@RichysGames Truth is based upon evidence, not ignorance from bronze age sheep horders

@christianmom18 i am so sad for you

@RichysGames I am living my life, you’re wasting yours because ignorant bronze age idiots wrote a fairytale

@christianmom18 you can find god

@RichysGames Which one? humans have proposed over 3000

@christianmom18 no

Richy continued to talk to her for three hours.

Killing machines: Small, inexpensive drones will follow people around and kill them at the first opportunity. Autonomous Weapons - DronesThe Campaign to Stop Killer Robots is pushing for international agreements to limit the development of autonomous military drones, but this technology is different from anything that came before in that a lot of it is accessible to anyone. I previously wrote about the intersection of AI and Drones.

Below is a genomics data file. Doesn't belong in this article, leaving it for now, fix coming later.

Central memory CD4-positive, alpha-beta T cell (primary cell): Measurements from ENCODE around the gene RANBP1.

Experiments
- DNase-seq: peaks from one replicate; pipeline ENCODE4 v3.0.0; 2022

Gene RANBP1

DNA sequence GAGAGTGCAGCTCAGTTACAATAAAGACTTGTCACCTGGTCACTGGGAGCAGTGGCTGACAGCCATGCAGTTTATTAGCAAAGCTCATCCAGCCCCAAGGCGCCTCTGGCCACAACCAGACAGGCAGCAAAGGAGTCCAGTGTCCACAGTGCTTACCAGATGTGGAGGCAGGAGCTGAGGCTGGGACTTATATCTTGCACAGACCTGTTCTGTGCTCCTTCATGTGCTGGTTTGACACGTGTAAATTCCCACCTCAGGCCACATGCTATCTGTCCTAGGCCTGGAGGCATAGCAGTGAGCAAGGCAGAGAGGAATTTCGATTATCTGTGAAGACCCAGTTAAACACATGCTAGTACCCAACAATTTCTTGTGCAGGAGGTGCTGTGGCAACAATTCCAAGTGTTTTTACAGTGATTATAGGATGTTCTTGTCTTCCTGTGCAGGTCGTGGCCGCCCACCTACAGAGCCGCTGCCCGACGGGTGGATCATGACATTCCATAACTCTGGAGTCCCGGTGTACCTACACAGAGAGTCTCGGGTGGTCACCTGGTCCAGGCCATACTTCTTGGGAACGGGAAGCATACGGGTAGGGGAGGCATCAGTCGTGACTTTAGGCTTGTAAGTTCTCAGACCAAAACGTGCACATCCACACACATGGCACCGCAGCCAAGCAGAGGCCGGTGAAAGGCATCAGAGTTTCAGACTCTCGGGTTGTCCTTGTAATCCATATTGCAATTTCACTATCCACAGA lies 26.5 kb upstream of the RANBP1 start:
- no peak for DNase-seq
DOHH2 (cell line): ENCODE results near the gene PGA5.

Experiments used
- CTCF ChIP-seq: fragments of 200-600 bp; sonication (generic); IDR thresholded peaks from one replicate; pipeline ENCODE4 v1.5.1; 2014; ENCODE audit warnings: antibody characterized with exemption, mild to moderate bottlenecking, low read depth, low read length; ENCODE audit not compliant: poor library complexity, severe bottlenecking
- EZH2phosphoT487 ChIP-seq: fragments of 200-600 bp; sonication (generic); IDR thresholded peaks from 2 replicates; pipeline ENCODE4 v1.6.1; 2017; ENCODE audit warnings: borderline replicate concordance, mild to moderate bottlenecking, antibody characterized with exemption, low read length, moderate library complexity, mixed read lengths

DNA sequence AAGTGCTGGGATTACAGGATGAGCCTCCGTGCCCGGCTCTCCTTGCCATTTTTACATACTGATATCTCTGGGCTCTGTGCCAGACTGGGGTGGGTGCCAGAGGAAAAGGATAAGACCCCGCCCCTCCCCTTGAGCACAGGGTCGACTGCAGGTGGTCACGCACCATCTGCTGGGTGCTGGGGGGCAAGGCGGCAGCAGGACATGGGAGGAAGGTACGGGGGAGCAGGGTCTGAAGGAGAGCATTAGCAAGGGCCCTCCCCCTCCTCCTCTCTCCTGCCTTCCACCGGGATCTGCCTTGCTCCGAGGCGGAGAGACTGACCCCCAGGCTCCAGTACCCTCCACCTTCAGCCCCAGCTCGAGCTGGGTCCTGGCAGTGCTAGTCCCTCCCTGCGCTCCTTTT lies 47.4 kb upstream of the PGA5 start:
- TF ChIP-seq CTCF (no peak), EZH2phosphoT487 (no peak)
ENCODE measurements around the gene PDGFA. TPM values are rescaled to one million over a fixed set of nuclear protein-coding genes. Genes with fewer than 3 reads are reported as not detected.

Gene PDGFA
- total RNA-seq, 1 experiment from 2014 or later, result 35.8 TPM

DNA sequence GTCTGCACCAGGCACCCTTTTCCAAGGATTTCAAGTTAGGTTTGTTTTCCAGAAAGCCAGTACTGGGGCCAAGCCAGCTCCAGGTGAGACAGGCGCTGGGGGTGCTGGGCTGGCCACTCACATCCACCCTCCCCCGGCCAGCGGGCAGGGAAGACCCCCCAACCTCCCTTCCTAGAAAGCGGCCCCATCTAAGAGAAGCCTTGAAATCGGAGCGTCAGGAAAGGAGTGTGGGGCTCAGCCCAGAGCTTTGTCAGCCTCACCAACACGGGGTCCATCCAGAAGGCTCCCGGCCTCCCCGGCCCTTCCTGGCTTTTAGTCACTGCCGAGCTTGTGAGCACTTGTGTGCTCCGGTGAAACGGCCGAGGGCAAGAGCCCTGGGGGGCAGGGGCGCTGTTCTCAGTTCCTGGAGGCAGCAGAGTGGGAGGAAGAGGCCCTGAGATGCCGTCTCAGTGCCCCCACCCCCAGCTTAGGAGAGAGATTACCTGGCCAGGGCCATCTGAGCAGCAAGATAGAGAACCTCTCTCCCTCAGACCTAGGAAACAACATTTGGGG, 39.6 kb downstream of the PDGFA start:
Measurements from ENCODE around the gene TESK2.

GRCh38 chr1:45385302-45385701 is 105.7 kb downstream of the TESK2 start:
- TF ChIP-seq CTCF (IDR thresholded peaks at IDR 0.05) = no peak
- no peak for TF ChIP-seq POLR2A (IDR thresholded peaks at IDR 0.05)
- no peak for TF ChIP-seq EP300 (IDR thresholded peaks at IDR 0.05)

High Tech Spying: High-quality cameras and shotgun microphones mounted on drones will be used to spy on politicians, generals, CEOs, and activists

Some day, the concerns voiced by Elon Musk and Stephen Hawking may become a reality. But, as articulated through these stories of a very real immediate future, our focus and awareness should line its sights on this immediate future.

2 thoughts on “The Short Term Impact of AI is Very real

  1. I can see a need for distributed ledger technologies to be used to identify owners and authenticate news and visual images. Many dedicated people are working at creating a new trust layer for the internet to help solve these specific kinds of challenges.